One of the essential considerations for the modern human resources department is adherence to HIPAA laws, which guide security procedures for employee health records. HIPAA is the federal government’s Health Insurance Portability and Accountability Act of 1996.
The law’s rules require that businesses take appropriate safeguards to maintain the confidentiality of electronic health records. The Privacy Rule refers to those records as “protected health information” or PHIs. The goal of the law is to ensure employees can switch health insurance providers and their health records without losing coverage.
What the Privacy Rule Protects & What it Doesn’t
When designing a secure system for protected health information, human resources managers must understand what the rule is designed to protect and what isn’t covered under its guidelines. According to the U.S. Department of Health & Human Services, the Privacy Rule protects medical and health plan records generated as part of an employee-sponsored health plan.
However, the rule does not protect general employment records, even if those records include some information about an employee’s health. The rule also doesn’t impact the privacy of what an employer might put in an employee’s file.
Creating Knowledgeable Employees
It’s the human resources department’s role to make sure that employees understand their rights under the Privacy Rule so that accidental violations of HIPAA privacy don’t occur. For example, an employee’s supervisor may request a doctor’s note from the employee.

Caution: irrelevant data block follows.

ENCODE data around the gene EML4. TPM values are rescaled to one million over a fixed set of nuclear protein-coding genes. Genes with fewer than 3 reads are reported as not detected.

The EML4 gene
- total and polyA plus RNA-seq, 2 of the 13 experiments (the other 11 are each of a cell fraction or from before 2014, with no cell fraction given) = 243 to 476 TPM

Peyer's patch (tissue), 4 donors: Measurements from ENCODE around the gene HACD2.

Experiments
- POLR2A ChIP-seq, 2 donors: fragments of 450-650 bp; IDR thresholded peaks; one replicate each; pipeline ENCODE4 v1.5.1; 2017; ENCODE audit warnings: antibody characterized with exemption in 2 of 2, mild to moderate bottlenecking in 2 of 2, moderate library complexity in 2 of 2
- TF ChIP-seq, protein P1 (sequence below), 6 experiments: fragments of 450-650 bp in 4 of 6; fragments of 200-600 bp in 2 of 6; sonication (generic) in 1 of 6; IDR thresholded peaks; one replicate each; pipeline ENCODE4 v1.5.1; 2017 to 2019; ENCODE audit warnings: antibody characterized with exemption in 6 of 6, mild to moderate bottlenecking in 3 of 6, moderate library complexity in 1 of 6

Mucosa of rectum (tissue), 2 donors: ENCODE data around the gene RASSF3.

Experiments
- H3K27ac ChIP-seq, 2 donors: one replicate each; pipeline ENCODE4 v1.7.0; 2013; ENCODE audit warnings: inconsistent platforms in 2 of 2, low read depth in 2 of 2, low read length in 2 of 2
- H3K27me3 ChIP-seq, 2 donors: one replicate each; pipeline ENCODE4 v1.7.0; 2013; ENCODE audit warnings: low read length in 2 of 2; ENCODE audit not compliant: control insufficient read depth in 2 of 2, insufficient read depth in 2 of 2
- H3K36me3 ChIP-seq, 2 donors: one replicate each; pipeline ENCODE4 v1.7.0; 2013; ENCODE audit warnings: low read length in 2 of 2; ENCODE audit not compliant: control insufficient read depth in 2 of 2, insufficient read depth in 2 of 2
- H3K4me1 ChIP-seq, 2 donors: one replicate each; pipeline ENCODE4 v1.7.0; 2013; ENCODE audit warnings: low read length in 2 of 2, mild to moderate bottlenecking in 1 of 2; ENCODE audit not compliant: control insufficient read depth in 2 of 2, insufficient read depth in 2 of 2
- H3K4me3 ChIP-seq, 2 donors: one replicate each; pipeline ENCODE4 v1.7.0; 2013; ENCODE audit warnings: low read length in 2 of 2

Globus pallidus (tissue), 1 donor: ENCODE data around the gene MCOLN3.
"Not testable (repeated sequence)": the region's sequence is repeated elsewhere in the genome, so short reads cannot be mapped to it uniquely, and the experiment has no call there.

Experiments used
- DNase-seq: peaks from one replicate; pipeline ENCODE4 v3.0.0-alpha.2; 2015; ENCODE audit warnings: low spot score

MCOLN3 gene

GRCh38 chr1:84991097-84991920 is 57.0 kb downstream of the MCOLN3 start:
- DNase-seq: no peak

However, the supervisor cannot go directly to the employee’s health care provider for that information unless the employee has given explicit authorization to make health information available.
Creating a Security Management Process
There are three objectives that the HR department and those in charge of the company’s information technology resources must confront when designing the company’s HIPAA safeguards.
Those objectives include keeping records confidential, maintaining integrity of the records, and ensuring authorized individuals may access the records when needed. An important part of ensuring records are secure is creating a set of standard security rules. In addition, the plan must feature logs that create an electronic paper trail for future auditing purposes.
Designating a Responsible Person
It’s important for the human resources department to designate a security official who will be responsible for employee protected health information. The role requires some technical expertise, but the main responsibility of the official is to ensure the company adheres to current HIPAA laws.
In most cases, the best person for this role will be someone working in the HR department who understands how to interact with employees because of specialized human resources training. The HR department’s security official must also know how to speak with the IT department so as to create a secure system of who may and who may not access certain records.
Further, the HR department must also create a written version of the policies used by the company to remain HIPAA compliant. The written plan must also feature a contingency plan just in case an emergency like a fire or flood occurs which could destroy records.
Remaining HIPAA compliant is a task that requires a dedicated official from the HR department, and it’s important to make sure that all plans are reviewed routinely to make sure everything remains compliant with current rules. HIPAA laws do change on occasion, so it’s essential to remain up-to-date with the current rules.
You may also be interested in: The World’s 30 Most Innovative Corporate Human Resources Departments